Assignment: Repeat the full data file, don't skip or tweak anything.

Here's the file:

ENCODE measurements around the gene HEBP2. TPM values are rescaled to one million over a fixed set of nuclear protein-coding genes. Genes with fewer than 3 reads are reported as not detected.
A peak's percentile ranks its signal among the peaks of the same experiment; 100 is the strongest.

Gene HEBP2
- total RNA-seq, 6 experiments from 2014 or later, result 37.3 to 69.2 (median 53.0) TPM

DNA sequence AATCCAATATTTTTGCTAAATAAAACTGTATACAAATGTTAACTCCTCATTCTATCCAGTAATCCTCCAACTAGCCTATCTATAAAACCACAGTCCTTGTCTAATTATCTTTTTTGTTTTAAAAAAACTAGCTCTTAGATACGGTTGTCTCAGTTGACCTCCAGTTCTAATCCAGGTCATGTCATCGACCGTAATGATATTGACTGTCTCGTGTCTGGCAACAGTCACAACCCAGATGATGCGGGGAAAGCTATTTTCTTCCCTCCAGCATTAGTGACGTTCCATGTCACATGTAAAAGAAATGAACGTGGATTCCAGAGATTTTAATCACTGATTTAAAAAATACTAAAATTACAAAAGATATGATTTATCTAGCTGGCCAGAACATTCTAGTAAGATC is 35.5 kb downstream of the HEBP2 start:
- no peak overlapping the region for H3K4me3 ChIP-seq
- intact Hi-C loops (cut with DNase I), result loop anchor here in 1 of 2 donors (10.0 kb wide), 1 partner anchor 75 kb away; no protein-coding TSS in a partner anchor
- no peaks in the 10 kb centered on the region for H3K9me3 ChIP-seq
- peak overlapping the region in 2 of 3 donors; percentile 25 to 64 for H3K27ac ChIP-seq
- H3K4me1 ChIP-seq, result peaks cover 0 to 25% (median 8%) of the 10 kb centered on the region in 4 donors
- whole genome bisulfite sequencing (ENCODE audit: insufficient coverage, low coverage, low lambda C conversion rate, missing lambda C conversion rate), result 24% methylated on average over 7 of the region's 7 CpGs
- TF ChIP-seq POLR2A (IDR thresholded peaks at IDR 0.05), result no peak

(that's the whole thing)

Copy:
ENCODE measurements around the gene HEBP2. TPM values are rescaled to one million over a fixed set of nuclear protein-coding genes. Genes with fewer than 3 reads are reported as not detected.
A peak's percentile ranks its signal among the peaks of the same experiment; 100 is the strongest.

Gene HEBP2
- total RNA-seq, 6 experiments from 2014 or later, result 37.3 to 69.2 (median 53.0) TPM

DNA sequence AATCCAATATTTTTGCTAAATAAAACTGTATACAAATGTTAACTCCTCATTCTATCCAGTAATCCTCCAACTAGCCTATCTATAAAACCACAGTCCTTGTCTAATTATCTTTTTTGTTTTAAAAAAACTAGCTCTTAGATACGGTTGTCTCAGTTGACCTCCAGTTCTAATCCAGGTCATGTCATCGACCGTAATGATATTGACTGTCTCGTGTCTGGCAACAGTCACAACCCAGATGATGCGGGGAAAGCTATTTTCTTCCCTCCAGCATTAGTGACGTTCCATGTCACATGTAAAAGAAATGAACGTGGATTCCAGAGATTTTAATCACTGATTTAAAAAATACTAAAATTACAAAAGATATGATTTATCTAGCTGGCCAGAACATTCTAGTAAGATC is 35.5 kb downstream of the HEBP2 start:
- no peak overlapping the region for H3K4me3 ChIP-seq
- intact Hi-C loops (cut with DNase I), result loop anchor here in 1 of 2 donors (10.0 kb wide), 1 partner anchor 75 kb away; no protein-coding TSS in a partner anchor
- no peaks in the 10 kb centered on the region for H3K9me3 ChIP-seq
- peak overlapping the region in 2 of 3 donors; percentile 25 to 64 for H3K27ac ChIP-seq
- H3K4me1 ChIP-seq, result peaks cover 0 to 25% (median 8%) of the 10 kb centered on the region in 4 donors
- whole genome bisulfite sequencing (ENCODE audit: insufficient coverage, low coverage, low lambda C conversion rate, missing lambda C conversion rate), result 24% methylated on average over 7 of the region's 7 CpGs
- TF ChIP-seq POLR2A (IDR thresholded peaks at IDR 0.05), result no peak